It is intended that all students complete coursework and candidacy exams no later than the end of the second year of study; in many cases, it is expected that coursework can be completed by the end of the third semester of enrollment, excluding summer.
The candidacy exam is comprehensive and consists of written portions encompassing (a) the major field of Cellular Biology and Structure as it encompasses Biochemistry and Pathobiology, (b) the dissertation minor, based upon material relevant to the student's proposed dissertation area, and (c) a cognate minor. The time allotted for these examinations will be approximately eight hours for the major and four hours for each minor, and these are to be completed within a one-week period. The major advisor shall convene the guidance committee and organize the written examination, within the above three areas. When the Guidance Committee has determined the satisfactory completion of the written portion the oral examination will be scheduled; this should be done within two weeks of the completion of the written portion.
ADMISSION TO DOCTORAL CANDIDACY
To be admitted to candidacy for the Ph.D. the student must complete the core course sequence as outlined above and additional electives if recommended by the Guidance Committee, and satisfactorily complete candidacy examinations consisting of written and oral portions.
As soon after the successful completion of the Candidacy Examination and admission to doctoral candidacy as possible, the Dissertation Committee will be formed. This committee will consist of the Guidance Committee and an additional graduate faculty member from a discipline outside that of the doctoral candidate. For example, this faculty member may be from another department at KSU, another program committee of the School of Biomedical Sciences who is not also a member of the Cell Biology and Structure program area, or a faculty member from the Cleveland Clinic not officially associated with the doctoral program. In the latter case, the outside member, upon presenting academic credentials to the Director indicating the concurrence of the candidate and his/her committee, will be added to the graduate faculty of Kent State University for the purpose of serving as outside member on the candidates committee.
The purpose for this additional faculty member is to provide both added expertise and resources critical to a candidate's dissertation research, as well as to provide a broader perspective to the candidate's academic training experience.
PROSPECTUS AND NOTIFICATION OF DISSERTATION TOPIC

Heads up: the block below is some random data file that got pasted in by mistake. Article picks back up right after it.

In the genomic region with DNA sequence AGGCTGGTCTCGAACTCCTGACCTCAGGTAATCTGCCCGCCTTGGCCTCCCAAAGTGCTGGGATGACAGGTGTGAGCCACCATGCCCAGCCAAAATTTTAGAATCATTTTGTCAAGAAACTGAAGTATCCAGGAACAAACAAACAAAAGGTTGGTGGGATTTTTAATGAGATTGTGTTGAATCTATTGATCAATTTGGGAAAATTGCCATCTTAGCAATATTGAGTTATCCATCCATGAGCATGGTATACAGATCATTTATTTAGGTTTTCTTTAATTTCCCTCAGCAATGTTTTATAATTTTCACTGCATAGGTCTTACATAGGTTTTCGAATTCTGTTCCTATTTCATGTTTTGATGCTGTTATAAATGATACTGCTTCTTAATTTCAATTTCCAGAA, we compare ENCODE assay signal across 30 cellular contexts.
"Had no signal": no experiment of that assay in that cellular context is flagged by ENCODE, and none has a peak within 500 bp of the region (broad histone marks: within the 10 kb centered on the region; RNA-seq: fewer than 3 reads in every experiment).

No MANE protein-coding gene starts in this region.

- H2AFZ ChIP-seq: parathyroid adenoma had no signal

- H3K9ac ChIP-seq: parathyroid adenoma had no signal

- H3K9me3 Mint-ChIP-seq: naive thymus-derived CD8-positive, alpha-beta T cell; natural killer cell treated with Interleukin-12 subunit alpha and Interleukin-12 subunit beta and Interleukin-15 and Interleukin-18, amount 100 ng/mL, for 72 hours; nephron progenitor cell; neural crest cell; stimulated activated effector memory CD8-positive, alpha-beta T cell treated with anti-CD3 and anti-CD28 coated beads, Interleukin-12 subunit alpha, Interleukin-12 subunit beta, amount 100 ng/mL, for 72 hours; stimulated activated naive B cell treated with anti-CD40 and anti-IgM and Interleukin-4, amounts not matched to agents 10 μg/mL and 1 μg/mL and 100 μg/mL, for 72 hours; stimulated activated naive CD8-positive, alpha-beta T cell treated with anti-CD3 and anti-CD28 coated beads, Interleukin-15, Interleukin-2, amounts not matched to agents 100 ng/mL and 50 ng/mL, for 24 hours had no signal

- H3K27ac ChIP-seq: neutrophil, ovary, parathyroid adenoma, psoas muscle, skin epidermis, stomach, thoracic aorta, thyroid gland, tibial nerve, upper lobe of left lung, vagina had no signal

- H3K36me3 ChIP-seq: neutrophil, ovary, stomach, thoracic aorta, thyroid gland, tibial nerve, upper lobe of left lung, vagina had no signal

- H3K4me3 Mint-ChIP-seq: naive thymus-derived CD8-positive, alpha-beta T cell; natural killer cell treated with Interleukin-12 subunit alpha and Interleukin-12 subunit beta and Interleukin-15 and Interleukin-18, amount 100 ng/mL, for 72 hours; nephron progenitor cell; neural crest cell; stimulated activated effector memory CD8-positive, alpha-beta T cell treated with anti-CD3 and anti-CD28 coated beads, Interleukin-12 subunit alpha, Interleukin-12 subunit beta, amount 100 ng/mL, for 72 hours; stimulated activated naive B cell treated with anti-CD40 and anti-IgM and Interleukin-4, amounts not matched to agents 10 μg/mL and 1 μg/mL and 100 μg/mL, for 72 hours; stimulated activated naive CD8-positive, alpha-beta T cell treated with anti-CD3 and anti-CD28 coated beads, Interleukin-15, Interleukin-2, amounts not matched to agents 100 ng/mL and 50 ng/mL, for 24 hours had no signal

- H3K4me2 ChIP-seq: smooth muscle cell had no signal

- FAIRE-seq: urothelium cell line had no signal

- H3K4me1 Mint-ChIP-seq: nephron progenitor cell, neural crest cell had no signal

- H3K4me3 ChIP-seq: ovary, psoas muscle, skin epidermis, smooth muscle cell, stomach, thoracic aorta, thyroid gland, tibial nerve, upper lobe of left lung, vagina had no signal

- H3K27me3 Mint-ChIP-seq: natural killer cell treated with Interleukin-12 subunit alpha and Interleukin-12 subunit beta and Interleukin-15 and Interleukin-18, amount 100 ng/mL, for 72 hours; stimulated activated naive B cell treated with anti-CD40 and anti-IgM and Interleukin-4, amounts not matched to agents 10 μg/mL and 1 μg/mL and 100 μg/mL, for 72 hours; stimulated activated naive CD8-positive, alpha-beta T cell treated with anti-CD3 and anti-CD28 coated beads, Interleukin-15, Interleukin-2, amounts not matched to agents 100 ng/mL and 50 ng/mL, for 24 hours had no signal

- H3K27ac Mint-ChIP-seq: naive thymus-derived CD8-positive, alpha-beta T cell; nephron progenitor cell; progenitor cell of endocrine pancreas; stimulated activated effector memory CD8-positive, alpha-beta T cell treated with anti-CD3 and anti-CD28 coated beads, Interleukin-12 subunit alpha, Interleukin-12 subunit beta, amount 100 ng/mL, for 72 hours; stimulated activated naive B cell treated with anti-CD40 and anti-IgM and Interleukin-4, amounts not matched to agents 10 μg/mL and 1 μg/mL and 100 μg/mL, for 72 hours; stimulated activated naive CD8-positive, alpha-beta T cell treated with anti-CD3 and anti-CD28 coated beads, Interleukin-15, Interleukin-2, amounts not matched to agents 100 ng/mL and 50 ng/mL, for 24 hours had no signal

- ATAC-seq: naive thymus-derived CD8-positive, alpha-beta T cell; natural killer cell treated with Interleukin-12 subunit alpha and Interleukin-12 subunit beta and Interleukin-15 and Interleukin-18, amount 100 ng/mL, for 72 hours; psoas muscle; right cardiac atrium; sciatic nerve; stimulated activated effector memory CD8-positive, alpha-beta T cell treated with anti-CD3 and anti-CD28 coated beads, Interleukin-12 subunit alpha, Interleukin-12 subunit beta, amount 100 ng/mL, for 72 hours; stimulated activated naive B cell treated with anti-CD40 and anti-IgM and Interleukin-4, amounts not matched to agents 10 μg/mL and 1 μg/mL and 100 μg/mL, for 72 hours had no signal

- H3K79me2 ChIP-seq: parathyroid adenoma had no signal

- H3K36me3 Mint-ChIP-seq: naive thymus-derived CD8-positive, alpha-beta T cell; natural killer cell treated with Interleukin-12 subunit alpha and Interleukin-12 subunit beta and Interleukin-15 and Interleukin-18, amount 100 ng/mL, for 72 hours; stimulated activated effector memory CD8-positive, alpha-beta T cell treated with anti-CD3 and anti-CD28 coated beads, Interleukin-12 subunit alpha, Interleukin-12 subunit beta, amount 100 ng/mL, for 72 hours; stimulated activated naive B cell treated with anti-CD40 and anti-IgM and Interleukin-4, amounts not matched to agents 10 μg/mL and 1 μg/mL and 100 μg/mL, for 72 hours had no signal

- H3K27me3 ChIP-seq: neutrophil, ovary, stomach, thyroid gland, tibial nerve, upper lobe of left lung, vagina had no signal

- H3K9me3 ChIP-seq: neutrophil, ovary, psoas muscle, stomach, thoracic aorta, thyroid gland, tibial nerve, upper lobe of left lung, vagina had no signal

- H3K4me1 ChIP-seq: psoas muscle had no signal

Within 6 months of the completion of the candidacy exam, the student will submit to this Committee a prospectus for the dissertation. The format of the prospectus will parallel that utilized for NIH grant proposals (without biographical, budget, and facilities information). The Dissertation Committee will examine the student on the prospectus and may elect to accept it as submitted, to modify it, or may reject it with specific reasons and recommendations for reformulation. After acceptance of the prospectus the Graduate College form ""Notification of Dissertation Topic"" will be submitted to the Director of the School of Biomedical Sciences for approval. The purpose of this document is both to ensure academic standards for dissertation research and to inform both the student and the committee of the plan of study. It is understood that changes in a student's research findings may alter this document. Hence, as needed, this document may be reformulated with the concurrence of the dissertation committee.
Completion of the dissertation and its defense will be accomplished according to the procedures and guidelines set forth by the Division of Research and Graduate Studies.
It is the goal of this program to prepare outstanding scientists for careers in the biomedical sciences. Hence, it is encouraged that candidates for the Ph.D. engage, to every extent possible, in other activities beneficial to their professional development. The combined resources of the participating institutions provide a world-class learning experience, both in the classroom and laboratory. Teaching experience as appropriate is considered highly valuable and students should have the opportunity for this experience during their graduate career. Students should also seek membership in professional organizations, attend meetings to present research results, and maintain currency in the relevant literature. It is the intent of the program faculty to provide every opportunity for these experiences.